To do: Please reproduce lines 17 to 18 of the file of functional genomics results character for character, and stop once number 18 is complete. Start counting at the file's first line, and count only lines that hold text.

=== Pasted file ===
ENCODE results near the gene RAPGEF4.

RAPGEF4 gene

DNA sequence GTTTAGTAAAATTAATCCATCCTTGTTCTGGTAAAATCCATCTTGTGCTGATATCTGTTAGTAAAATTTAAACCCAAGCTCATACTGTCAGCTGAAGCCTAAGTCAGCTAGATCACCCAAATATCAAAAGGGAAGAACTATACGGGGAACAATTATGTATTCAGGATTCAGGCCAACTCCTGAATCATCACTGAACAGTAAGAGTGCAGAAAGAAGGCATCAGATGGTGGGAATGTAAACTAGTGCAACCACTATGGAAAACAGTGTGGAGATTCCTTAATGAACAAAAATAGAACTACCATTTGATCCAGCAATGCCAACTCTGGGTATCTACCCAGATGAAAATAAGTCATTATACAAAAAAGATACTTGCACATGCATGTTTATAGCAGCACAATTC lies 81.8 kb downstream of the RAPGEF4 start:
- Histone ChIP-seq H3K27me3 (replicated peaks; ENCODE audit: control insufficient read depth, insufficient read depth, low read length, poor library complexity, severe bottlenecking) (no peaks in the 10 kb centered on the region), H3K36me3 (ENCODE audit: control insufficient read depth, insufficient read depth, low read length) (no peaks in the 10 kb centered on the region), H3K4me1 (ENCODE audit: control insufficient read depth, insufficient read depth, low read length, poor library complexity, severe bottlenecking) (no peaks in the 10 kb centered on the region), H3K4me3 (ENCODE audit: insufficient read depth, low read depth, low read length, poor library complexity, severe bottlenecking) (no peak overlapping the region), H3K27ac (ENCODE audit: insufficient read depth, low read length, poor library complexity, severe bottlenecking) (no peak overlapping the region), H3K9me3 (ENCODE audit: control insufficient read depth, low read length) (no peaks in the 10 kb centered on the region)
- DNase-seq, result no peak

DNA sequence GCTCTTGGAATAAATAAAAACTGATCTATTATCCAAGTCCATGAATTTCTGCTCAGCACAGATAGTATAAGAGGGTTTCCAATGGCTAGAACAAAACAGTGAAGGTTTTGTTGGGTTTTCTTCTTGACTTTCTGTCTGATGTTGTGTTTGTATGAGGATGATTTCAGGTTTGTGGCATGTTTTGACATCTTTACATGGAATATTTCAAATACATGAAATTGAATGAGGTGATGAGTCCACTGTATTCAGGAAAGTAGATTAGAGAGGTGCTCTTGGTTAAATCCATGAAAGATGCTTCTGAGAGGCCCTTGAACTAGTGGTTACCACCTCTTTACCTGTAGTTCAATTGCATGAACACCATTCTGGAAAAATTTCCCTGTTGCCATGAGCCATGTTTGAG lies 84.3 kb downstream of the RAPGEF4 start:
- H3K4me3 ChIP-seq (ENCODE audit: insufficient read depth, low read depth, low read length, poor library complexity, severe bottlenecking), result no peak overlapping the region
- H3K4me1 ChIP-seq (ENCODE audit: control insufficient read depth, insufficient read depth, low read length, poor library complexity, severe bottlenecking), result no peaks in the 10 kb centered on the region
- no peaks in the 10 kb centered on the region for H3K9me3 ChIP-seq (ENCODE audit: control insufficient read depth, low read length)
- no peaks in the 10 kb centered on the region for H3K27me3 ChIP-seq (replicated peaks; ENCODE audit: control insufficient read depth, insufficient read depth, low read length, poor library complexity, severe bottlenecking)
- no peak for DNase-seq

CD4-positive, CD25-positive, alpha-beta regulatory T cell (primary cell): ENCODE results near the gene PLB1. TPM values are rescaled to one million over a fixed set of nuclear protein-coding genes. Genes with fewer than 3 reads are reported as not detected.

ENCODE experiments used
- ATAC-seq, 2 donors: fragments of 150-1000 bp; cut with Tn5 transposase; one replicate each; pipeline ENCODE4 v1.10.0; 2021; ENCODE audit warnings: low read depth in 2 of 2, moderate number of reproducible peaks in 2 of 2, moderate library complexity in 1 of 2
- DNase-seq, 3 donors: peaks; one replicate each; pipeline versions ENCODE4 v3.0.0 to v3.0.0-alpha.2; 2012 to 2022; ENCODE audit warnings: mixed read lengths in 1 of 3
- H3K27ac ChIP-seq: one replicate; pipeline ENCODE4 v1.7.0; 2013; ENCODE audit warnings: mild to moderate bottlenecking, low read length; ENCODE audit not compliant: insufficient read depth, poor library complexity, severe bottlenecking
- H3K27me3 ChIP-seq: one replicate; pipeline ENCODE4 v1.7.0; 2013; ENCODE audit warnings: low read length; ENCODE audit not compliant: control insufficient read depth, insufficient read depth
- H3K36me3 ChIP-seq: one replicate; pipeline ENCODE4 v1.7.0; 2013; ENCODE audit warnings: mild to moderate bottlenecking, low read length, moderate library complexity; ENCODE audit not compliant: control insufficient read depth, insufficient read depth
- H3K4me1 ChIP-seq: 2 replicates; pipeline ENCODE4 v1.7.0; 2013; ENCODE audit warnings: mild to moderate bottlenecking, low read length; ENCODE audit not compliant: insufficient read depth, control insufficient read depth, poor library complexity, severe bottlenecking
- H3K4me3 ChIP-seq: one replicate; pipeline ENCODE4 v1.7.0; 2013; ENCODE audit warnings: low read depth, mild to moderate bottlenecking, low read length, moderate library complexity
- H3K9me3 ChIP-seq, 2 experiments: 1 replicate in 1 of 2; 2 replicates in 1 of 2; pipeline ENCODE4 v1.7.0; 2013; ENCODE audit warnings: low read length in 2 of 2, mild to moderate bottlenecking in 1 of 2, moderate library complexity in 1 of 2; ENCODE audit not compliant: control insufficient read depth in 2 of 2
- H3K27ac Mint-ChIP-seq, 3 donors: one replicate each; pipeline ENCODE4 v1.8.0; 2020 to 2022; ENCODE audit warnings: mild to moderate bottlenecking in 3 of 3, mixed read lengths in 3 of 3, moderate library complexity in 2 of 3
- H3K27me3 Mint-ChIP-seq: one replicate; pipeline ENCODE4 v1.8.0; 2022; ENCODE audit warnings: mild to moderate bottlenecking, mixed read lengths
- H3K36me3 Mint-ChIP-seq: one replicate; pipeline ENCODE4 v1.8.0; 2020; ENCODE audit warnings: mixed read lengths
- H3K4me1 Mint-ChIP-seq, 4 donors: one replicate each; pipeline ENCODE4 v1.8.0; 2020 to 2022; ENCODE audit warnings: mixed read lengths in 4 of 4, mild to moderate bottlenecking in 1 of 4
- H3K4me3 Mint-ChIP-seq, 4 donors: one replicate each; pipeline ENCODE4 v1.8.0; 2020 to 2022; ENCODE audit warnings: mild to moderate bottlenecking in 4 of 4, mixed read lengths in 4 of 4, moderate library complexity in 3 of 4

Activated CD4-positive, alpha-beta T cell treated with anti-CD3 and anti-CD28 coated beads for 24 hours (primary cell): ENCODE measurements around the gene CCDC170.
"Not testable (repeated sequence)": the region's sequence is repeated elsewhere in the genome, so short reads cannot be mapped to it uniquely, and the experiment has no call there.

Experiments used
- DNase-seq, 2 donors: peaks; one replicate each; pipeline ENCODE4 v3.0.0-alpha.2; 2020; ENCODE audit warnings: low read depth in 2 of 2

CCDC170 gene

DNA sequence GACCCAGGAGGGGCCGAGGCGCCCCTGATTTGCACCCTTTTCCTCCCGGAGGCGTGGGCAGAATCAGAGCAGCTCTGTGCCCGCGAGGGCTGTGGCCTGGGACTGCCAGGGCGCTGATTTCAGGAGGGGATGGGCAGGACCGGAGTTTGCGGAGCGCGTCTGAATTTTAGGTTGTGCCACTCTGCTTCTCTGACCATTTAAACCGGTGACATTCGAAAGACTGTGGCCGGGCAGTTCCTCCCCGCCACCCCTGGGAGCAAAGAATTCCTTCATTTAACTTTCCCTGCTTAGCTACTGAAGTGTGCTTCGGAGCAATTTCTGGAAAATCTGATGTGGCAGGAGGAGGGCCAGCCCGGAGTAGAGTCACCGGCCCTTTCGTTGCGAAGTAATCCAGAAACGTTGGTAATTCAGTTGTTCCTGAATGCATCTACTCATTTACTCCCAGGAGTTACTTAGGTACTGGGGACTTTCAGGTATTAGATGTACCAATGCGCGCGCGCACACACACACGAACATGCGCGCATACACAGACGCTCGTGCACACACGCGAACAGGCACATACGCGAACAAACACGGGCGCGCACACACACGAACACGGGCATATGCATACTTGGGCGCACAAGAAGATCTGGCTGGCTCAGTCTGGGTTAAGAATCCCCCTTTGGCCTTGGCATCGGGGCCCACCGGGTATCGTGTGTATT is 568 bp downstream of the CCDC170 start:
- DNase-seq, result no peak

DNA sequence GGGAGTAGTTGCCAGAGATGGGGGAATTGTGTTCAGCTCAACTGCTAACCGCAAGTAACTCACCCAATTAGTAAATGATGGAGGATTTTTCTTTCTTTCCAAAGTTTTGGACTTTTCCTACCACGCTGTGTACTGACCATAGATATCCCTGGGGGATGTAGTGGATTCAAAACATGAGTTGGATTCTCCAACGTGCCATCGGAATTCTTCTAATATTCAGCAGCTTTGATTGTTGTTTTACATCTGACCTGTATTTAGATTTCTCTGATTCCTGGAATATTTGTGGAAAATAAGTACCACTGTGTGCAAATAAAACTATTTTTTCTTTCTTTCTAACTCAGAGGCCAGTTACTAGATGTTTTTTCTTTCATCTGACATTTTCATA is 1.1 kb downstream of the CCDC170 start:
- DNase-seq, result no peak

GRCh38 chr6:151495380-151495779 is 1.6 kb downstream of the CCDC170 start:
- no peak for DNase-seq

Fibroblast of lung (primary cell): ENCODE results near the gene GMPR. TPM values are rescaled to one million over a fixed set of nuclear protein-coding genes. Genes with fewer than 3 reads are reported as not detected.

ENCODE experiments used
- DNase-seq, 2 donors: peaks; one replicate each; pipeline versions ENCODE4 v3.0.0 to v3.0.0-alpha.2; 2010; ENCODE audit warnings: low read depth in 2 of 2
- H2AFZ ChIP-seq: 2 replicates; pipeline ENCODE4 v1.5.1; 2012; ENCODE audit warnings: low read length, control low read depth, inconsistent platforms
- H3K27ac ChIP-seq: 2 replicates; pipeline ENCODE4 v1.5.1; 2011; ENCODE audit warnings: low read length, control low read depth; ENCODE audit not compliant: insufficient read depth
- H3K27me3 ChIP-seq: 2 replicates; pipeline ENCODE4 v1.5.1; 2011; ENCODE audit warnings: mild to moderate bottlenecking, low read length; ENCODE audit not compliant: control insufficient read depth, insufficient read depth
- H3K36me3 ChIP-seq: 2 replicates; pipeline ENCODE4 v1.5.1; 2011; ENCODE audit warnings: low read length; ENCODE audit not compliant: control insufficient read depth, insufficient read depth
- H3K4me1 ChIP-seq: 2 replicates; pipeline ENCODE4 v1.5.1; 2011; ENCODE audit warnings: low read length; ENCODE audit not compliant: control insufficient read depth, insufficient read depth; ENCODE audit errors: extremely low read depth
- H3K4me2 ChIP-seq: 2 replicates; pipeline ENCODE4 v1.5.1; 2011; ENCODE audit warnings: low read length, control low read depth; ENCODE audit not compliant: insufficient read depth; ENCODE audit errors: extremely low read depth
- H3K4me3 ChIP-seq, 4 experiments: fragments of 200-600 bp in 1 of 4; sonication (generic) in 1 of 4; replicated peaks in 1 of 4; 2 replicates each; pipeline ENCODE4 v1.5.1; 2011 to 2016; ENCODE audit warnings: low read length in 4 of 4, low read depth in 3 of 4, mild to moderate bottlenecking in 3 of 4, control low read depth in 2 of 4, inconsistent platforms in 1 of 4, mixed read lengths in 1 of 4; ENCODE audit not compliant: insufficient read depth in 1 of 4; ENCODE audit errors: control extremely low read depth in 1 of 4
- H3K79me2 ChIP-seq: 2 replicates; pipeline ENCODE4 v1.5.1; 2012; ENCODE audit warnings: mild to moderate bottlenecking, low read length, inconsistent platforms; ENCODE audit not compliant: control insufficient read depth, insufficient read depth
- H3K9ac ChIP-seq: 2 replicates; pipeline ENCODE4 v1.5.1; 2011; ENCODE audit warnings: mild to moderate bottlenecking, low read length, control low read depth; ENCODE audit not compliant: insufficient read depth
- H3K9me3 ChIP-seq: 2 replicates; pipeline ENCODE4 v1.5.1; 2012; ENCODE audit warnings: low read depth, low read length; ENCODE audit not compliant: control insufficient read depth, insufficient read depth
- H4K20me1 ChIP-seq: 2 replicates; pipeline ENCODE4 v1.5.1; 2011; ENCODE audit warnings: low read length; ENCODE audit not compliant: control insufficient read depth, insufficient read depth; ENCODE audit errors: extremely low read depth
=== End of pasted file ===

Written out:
- H3K27me3 ChIP-seq: one replicate; pipeline ENCODE4 v1.7.0; 2013; ENCODE audit warnings: low read length; ENCODE audit not compliant: control insufficient read depth, insufficient read depth
- H3K36me3 ChIP-seq: one replicate; pipeline ENCODE4 v1.7.0; 2013; ENCODE audit warnings: mild to moderate bottlenecking, low read length, moderate library complexity; ENCODE audit not compliant: control insufficient read depth, insufficient read depth